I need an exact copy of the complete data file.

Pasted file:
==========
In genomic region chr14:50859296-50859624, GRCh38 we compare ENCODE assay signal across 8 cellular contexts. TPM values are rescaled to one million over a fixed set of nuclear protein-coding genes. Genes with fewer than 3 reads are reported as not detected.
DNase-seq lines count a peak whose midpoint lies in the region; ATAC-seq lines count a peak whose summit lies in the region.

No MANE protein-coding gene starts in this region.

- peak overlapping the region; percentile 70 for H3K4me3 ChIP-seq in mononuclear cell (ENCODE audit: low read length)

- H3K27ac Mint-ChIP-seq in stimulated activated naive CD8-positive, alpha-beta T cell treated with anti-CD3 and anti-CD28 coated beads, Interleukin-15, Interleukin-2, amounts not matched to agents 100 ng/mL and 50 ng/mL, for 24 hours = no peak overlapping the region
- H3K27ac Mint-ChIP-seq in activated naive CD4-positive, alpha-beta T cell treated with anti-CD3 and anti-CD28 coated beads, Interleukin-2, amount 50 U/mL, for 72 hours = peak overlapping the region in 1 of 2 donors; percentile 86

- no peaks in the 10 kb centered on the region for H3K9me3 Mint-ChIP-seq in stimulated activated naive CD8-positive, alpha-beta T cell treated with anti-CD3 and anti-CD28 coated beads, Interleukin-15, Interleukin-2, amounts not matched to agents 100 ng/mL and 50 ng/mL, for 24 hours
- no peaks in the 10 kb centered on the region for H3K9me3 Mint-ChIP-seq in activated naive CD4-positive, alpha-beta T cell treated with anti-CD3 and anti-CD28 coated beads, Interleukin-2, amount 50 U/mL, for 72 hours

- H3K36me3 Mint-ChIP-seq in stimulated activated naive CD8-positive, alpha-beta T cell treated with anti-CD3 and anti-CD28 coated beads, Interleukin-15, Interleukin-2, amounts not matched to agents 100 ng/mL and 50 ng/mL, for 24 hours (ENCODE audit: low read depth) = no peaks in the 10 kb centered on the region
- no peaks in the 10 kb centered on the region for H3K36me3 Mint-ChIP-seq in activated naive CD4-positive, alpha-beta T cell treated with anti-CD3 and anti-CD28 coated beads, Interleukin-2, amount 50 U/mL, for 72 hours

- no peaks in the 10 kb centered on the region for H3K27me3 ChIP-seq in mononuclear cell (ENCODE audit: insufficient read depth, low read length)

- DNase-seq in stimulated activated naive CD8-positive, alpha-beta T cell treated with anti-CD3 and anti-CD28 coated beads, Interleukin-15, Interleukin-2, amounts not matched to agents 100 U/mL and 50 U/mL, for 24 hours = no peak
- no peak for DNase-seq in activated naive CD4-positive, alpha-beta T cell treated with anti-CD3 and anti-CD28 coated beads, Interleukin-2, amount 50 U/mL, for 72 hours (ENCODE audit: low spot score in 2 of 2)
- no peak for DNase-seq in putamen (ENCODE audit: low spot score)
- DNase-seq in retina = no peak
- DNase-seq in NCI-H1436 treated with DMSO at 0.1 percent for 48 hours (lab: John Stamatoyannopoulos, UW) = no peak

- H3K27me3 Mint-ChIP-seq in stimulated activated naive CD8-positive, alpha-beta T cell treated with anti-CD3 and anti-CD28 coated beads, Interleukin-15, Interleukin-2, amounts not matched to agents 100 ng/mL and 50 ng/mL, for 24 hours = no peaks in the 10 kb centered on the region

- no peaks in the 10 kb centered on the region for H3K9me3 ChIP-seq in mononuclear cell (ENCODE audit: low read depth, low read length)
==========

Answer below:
In genomic region chr14:50859296-50859624, GRCh38 we compare ENCODE assay signal across 8 cellular contexts. TPM values are rescaled to one million over a fixed set of nuclear protein-coding genes. Genes with fewer than 3 reads are reported as not detected.
DNase-seq lines count a peak whose midpoint lies in the region; ATAC-seq lines count a peak whose summit lies in the region.

No MANE protein-coding gene starts in this region.

- peak overlapping the region; percentile 70 for H3K4me3 ChIP-seq in mononuclear cell (ENCODE audit: low read length)

- H3K27ac Mint-ChIP-seq in stimulated activated naive CD8-positive, alpha-beta T cell treated with anti-CD3 and anti-CD28 coated beads, Interleukin-15, Interleukin-2, amounts not matched to agents 100 ng/mL and 50 ng/mL, for 24 hours = no peak overlapping the region
- H3K27ac Mint-ChIP-seq in activated naive CD4-positive, alpha-beta T cell treated with anti-CD3 and anti-CD28 coated beads, Interleukin-2, amount 50 U/mL, for 72 hours = peak overlapping the region in 1 of 2 donors; percentile 86

- no peaks in the 10 kb centered on the region for H3K9me3 Mint-ChIP-seq in stimulated activated naive CD8-positive, alpha-beta T cell treated with anti-CD3 and anti-CD28 coated beads, Interleukin-15, Interleukin-2, amounts not matched to agents 100 ng/mL and 50 ng/mL, for 24 hours
- no peaks in the 10 kb centered on the region for H3K9me3 Mint-ChIP-seq in activated naive CD4-positive, alpha-beta T cell treated with anti-CD3 and anti-CD28 coated beads, Interleukin-2, amount 50 U/mL, for 72 hours

- H3K36me3 Mint-ChIP-seq in stimulated activated naive CD8-positive, alpha-beta T cell treated with anti-CD3 and anti-CD28 coated beads, Interleukin-15, Interleukin-2, amounts not matched to agents 100 ng/mL and 50 ng/mL, for 24 hours (ENCODE audit: low read depth) = no peaks in the 10 kb centered on the region
- no peaks in the 10 kb centered on the region for H3K36me3 Mint-ChIP-seq in activated naive CD4-positive, alpha-beta T cell treated with anti-CD3 and anti-CD28 coated beads, Interleukin-2, amount 50 U/mL, for 72 hours

- no peaks in the 10 kb centered on the region for H3K27me3 ChIP-seq in mononuclear cell (ENCODE audit: insufficient read depth, low read length)

- DNase-seq in stimulated activated naive CD8-positive, alpha-beta T cell treated with anti-CD3 and anti-CD28 coated beads, Interleukin-15, Interleukin-2, amounts not matched to agents 100 U/mL and 50 U/mL, for 24 hours = no peak
- no peak for DNase-seq in activated naive CD4-positive, alpha-beta T cell treated with anti-CD3 and anti-CD28 coated beads, Interleukin-2, amount 50 U/mL, for 72 hours (ENCODE audit: low spot score in 2 of 2)
- no peak for DNase-seq in putamen (ENCODE audit: low spot score)
- DNase-seq in retina = no peak
- DNase-seq in NCI-H1436 treated with DMSO at 0.1 percent for 48 hours (lab: John Stamatoyannopoulos, UW) = no peak

- H3K27me3 Mint-ChIP-seq in stimulated activated naive CD8-positive, alpha-beta T cell treated with anti-CD3 and anti-CD28 coated beads, Interleukin-15, Interleukin-2, amounts not matched to agents 100 ng/mL and 50 ng/mL, for 24 hours = no peaks in the 10 kb centered on the region

- no peaks in the 10 kb centered on the region for H3K9me3 ChIP-seq in mononuclear cell (ENCODE audit: low read depth, low read length)